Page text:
With the ransacking of the British embassy in Tehran, the West has further shrunk its repository of policy options, leaving sanctions as the policy tool of choice. However, while sanctions may slow Iran's forays into the nuclear field, they are unlikely to divert their course entirely.
The Bahrain Independent Commission of Inquiry's (BICI) report has surprised many with its balanced findings into February's violence. But King Hamad must begin a reform process now instead of setting up another talking shop.
RUSI Director Professor Michael Clarke assesses the Libya military campaign after the fall of Qadhafi and the transition to a new Libyan government. He talks to Lizz Pearson and outlines RUSI's research into this intervention.
The International Atomic Energy Agency's latest report on Iran describes in unprecedented detail a country moving slowly towards a nuclear weapons option, rather than a bomb itself. This lack of a 'smoking gun' removes military response from the international community's toolbox of policy options. But this is no grounds for complacency.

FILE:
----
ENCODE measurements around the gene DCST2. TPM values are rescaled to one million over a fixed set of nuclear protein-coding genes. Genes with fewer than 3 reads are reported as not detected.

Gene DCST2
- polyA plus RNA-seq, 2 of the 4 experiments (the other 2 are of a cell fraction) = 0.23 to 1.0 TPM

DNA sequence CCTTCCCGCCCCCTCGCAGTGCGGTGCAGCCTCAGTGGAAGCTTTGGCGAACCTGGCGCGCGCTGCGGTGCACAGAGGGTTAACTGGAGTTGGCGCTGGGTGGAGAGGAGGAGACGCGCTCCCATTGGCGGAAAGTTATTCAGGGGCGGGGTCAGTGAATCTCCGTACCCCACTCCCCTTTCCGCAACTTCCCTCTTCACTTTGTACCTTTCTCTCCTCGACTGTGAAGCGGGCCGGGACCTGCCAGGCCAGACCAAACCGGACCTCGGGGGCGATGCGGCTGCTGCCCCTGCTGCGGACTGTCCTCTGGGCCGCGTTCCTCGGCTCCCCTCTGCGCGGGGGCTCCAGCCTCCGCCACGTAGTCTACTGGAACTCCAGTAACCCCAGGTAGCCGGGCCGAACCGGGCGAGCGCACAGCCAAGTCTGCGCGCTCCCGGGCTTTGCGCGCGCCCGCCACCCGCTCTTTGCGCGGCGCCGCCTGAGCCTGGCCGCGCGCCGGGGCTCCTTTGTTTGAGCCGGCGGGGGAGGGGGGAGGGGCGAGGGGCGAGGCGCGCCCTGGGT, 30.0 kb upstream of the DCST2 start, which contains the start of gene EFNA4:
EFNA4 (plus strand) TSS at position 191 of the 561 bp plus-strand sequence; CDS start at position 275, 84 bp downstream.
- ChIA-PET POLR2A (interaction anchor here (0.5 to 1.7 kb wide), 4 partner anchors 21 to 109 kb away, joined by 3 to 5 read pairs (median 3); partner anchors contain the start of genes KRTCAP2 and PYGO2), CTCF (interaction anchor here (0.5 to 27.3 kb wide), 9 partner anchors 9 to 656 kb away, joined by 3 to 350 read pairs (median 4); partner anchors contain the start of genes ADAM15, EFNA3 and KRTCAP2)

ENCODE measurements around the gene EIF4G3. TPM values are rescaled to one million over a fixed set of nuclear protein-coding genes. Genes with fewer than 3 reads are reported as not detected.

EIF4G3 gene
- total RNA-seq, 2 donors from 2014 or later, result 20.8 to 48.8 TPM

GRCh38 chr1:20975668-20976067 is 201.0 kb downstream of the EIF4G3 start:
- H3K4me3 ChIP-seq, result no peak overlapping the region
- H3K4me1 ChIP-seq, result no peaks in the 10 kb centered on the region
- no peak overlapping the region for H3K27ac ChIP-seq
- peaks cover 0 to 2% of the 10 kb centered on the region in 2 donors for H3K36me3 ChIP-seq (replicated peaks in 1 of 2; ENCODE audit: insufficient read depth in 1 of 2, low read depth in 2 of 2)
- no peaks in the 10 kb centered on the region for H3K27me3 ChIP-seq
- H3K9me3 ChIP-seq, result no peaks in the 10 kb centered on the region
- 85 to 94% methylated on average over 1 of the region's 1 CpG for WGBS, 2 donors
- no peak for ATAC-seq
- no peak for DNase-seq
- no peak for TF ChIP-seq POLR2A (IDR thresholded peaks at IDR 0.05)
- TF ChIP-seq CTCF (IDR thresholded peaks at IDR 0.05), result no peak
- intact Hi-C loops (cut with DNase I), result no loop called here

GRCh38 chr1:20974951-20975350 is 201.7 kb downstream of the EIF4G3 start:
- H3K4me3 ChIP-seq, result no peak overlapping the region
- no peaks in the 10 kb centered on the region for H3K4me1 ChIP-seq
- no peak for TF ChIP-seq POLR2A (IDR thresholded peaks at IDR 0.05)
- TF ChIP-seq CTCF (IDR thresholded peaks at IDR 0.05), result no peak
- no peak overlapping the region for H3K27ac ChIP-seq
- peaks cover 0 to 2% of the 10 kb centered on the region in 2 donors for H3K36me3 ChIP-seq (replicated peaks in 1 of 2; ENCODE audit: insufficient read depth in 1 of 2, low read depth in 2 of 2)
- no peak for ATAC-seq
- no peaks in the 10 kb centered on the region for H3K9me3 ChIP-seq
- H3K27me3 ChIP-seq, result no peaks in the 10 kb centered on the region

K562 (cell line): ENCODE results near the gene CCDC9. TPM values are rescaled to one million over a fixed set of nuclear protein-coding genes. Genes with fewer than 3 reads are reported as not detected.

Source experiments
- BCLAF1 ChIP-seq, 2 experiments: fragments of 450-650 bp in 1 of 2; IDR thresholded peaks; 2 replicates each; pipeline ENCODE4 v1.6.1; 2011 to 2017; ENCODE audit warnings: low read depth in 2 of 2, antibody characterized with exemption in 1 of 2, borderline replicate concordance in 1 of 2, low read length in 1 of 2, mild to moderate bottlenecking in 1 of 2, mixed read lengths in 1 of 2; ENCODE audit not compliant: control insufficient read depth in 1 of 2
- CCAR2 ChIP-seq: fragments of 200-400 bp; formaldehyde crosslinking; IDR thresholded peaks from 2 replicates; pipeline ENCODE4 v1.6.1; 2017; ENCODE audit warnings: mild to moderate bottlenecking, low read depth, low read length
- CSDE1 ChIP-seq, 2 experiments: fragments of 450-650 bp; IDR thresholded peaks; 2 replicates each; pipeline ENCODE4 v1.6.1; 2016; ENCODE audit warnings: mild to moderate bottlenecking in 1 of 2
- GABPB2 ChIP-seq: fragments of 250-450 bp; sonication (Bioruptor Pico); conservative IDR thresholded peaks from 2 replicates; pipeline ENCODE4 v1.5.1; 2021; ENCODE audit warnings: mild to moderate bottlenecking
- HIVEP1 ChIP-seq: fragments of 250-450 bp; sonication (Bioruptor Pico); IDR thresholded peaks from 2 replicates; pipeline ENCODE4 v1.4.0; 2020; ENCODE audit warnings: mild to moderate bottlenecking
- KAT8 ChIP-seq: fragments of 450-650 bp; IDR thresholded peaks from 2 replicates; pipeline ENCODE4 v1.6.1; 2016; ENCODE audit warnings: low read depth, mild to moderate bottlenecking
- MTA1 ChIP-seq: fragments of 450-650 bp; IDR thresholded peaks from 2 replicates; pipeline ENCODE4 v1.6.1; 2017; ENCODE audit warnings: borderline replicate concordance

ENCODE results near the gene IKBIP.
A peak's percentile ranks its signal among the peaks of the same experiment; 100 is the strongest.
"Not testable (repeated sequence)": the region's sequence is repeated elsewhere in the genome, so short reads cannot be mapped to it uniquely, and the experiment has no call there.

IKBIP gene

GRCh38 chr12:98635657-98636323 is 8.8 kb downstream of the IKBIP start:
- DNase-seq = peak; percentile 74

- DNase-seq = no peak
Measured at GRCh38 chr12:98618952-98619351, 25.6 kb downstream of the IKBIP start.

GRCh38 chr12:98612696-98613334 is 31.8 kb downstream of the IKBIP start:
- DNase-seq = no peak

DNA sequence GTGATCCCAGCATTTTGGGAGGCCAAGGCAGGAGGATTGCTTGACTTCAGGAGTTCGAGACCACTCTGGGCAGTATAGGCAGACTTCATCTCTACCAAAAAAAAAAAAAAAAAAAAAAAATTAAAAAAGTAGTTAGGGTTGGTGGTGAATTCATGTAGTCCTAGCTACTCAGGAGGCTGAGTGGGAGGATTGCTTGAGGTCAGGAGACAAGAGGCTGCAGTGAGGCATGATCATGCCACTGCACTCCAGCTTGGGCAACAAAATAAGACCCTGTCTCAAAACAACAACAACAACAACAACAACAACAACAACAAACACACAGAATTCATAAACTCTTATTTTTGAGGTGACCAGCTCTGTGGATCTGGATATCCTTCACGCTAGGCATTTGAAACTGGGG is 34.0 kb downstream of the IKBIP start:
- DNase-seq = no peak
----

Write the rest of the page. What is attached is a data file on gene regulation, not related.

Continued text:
The appointment of a new Prime Minister in Jordan could mean a more comprehensive implementation of much needed reforms. But divisions and tensions between domestic political factions could once again stall this process.
The US President visits the Gulf amidst heightened tension between the United States and Iran. But the latest episode in the Straits of Hormuz only underlines the wariness towards both countries by Gulf Arab States.
An analysis of the means the US should employ in its policy towards Iran's nuclear ambitions. A combination of sticks, carrots and diplomacy might serve Washington's aims better than sanctions and rhetorical brinksmanship.